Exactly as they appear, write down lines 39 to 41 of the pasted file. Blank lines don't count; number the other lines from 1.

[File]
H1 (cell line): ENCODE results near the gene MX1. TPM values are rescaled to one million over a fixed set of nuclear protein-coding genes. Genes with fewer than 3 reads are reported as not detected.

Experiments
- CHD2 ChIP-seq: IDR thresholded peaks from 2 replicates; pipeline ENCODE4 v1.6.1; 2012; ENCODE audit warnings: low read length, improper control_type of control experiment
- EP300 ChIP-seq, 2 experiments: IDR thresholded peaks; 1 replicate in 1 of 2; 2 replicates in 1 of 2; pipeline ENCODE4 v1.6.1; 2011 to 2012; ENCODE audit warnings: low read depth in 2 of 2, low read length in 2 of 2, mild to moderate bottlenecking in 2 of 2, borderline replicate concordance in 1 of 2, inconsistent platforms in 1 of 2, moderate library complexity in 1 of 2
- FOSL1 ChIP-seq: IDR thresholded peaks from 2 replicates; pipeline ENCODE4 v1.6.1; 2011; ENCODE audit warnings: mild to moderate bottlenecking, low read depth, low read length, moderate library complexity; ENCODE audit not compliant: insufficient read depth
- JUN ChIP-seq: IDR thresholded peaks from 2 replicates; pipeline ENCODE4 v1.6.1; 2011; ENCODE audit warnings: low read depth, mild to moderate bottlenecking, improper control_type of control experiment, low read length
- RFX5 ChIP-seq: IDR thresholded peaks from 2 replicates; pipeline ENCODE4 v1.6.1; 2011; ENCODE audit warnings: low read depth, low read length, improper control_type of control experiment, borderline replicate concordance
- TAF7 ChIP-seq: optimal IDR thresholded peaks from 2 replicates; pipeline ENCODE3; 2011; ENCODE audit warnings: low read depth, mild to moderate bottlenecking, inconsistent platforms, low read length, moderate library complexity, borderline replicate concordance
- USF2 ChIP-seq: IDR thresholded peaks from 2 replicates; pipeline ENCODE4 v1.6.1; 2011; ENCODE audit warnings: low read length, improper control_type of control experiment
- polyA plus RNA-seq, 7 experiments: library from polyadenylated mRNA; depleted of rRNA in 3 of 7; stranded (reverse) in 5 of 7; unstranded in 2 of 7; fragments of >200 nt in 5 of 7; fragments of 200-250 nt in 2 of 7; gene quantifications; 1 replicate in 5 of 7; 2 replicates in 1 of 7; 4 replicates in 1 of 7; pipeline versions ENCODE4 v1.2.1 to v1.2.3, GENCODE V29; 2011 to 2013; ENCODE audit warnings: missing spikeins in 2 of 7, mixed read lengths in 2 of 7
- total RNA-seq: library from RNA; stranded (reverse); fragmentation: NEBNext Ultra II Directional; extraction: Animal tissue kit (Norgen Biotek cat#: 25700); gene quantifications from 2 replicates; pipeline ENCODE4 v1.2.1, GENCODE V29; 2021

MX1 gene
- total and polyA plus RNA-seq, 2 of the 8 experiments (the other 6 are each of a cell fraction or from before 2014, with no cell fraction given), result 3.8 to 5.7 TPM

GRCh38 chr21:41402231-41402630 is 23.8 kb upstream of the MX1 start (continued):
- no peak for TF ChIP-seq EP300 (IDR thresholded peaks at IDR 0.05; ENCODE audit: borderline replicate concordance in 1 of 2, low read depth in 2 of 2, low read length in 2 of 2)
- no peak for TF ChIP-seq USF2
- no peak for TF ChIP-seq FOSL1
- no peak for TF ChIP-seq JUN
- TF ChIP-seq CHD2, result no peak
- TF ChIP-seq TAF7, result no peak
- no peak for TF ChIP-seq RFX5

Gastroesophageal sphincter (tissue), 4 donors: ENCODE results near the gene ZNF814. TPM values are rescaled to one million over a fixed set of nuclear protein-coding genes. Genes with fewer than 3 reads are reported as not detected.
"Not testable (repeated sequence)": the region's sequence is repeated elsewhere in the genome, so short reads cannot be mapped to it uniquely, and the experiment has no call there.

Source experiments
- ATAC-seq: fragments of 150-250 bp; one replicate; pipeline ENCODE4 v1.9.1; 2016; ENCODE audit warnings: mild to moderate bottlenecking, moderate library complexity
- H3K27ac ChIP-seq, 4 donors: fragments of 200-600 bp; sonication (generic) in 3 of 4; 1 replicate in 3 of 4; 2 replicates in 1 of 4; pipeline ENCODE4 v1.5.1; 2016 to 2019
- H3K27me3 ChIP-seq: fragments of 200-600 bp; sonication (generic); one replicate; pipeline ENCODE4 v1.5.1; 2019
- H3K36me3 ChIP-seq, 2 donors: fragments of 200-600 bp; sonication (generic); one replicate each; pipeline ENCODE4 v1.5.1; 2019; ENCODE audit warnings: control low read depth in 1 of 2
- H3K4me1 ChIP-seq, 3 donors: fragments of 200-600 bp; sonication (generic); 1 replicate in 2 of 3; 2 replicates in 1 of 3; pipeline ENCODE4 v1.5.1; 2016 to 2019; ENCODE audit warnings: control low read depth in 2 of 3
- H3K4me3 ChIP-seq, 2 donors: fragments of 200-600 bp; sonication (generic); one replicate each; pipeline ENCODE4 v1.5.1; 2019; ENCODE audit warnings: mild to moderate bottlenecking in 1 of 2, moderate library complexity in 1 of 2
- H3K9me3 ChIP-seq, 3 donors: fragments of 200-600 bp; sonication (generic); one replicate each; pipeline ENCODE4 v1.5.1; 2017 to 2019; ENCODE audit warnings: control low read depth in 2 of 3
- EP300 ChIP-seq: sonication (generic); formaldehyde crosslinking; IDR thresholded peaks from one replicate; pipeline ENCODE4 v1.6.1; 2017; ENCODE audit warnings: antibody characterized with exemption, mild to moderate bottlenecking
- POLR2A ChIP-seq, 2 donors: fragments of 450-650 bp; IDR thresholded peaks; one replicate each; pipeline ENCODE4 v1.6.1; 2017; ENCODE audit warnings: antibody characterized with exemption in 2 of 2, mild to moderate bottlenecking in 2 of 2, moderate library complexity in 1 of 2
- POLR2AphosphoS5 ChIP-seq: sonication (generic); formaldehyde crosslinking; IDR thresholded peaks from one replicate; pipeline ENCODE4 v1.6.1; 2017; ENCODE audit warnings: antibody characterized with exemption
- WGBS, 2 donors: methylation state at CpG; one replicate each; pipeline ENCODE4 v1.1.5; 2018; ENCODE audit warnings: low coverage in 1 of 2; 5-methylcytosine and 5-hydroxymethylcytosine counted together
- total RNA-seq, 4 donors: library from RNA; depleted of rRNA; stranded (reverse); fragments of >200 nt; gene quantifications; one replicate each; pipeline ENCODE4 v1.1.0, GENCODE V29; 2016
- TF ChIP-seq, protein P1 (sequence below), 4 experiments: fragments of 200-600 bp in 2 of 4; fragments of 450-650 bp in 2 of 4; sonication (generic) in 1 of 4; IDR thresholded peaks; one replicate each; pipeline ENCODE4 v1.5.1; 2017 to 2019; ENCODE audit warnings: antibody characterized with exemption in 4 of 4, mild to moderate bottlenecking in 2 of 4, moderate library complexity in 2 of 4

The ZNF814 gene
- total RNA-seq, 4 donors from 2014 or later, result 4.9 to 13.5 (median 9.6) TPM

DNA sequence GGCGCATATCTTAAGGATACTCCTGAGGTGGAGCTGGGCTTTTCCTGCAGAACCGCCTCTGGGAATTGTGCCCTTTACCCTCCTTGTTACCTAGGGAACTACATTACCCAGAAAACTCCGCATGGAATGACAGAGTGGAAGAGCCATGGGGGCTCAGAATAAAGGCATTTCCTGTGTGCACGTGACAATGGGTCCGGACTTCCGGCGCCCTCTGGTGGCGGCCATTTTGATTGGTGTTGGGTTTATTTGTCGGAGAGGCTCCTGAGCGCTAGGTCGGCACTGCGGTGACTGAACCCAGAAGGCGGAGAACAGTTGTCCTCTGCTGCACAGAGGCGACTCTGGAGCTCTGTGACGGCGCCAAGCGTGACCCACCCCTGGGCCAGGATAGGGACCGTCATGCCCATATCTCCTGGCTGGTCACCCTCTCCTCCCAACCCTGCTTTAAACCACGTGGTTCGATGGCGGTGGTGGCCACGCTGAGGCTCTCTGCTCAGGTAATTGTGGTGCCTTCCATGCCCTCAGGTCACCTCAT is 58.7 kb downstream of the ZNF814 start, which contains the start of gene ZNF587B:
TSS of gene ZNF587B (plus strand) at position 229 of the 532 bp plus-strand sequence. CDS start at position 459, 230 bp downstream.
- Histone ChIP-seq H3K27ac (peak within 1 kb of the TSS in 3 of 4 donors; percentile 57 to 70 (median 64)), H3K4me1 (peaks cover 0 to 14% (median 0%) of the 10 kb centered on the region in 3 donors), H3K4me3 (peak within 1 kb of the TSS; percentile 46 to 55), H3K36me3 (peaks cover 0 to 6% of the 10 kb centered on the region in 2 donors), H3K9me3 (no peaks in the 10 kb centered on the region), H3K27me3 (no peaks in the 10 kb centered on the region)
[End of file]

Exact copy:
- total RNA-seq, 4 donors from 2014 or later, result 4.9 to 13.5 (median 9.6) TPM

DNA sequence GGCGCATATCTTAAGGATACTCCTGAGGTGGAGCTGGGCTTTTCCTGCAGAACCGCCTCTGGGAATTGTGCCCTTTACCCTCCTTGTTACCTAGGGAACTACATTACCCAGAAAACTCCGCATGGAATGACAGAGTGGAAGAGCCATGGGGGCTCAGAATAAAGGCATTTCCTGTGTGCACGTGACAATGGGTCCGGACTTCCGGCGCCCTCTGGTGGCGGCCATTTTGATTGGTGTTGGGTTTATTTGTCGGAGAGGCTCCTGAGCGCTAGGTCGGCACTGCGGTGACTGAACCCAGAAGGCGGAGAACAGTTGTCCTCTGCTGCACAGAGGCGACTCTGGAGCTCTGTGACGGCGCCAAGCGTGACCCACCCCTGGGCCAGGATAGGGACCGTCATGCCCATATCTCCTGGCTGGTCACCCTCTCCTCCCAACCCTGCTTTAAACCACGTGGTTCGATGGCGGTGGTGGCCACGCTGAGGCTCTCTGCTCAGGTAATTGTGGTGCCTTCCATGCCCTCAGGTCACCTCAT is 58.7 kb downstream of the ZNF814 start, which contains the start of gene ZNF587B:
TSS of gene ZNF587B (plus strand) at position 229 of the 532 bp plus-strand sequence. CDS start at position 459, 230 bp downstream.